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Jasmin Mari Sembrano

Tourism Graduate

Domestic Cabin Crew, Philippine Airlines

"I appreciate how Southville recognized and focused on a student’s individual capabilities and skills. With this..." read more>>


Home » News » Articles » News And Articles AY 2014-2015

Wordsmith on the Rise



Jayra Almanzor, winner of the 2013 English Academic Award from St. Justin Martyr Catholic School in Canada talks about writing and her grade school years at Southville with Jesselle Villegas of the Office of Public Relations.

JV: Why do you love to write?
JA: I love writing because it is like immersing yourself into another world, another dimension. My mother once said: “When you read, it’s like standing on top of a giant; you will see and experience everything you never thought was possible.” After that, I thought to myself. What if I could control everything I see from that giant’s shoulder? What if I could create a world where dragons exist, where unicorns exist, where time travel’s possible? Writing is essentially a collection of one’s ideas strung together. I love writing because it’s a form of art where I can express myself in millions of possibilities.

JV: Can you tell us about your novel, Stygian Rift?
JA: Stygian Rift is a science fiction about teleportation, overpopulation, and genocide. It revolves around a boy named Robert, who wakes up in a dark chamber of death, filth, and hostility. Terror fills the chamber every night as monsters invade it, ravenously looking for blood. One day, Robert decides that enough is enough and he, as well as everyone in the chamber, has to get back “up there.” The problem is, how will he, a person everyone spites for a reason he doesn’t know, persuade the chamber’s most respected group of people to help him find a way out? All that before every monster gets released to kill every human left in the dark underground chamber.

JV: What inspired you to write Stygian Rift?
JA: The factors that most inspired me to write Stygian Rift are my school lessons, specifically the ones circulating around overpopulation—how we already have seven billion people and how we might not have enough resources for everyone in the future.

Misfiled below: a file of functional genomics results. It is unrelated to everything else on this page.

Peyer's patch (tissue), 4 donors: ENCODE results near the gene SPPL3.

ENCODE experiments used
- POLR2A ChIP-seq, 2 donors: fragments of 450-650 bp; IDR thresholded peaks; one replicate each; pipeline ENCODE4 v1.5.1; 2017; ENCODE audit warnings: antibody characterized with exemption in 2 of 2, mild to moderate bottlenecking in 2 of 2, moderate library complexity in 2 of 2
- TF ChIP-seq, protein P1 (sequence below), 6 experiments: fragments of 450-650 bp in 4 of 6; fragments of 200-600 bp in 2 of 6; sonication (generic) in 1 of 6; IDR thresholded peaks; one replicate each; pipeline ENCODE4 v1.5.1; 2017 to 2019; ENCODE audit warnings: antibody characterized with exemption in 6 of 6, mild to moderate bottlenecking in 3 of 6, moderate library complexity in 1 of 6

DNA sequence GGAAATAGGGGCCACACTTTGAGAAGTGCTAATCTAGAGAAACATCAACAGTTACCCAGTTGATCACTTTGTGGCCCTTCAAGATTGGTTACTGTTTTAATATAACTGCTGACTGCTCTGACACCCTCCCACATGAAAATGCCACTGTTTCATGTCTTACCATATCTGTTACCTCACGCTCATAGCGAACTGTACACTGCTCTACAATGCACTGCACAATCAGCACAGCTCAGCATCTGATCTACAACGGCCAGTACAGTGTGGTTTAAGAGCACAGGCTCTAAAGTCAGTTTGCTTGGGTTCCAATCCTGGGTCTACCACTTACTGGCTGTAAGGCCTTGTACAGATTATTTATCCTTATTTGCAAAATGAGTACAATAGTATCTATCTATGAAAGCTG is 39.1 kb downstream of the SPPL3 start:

JV: Where do you get ideas for your stories?
JA: I get most of my ideas on a whim. One day I am walking down the grocery aisle and an idea comes to mind. That’s why I always carry my phone with me to note down ideas for my current or next book.

JV: Aside from writing, what are other things you are passionate about?
JA: Digital painting and video editing.

JV: You studied at Southville International School and Colleges in your grade school years. What are your fondest memories of your grade school days?
JA: Playing with those Korean jackstones and watching my classmates dance during intramurals while I cheer with those pompoms.

JV: What is the most valuable lesson that Southville has taught you?
JA: Today’s readers; tomorrow’s leaders. Southville made me love reading, basically! All those book fairs and textbook reading were really fun.

JV: Was there a particular experience in Southville that inspired you to be a writer? If yes, what was it?
JA: It was those poem/writing assignments we had to do for the school portfolio every year.

JV: How do you see yourself ten years from now?
JA: I want to get into a law school either here in Canada or in the United States. It depends on which law school I get accepted in! Nonetheless, I still see myself being a lawyer (hopefully corporate) about 9-10 years from now.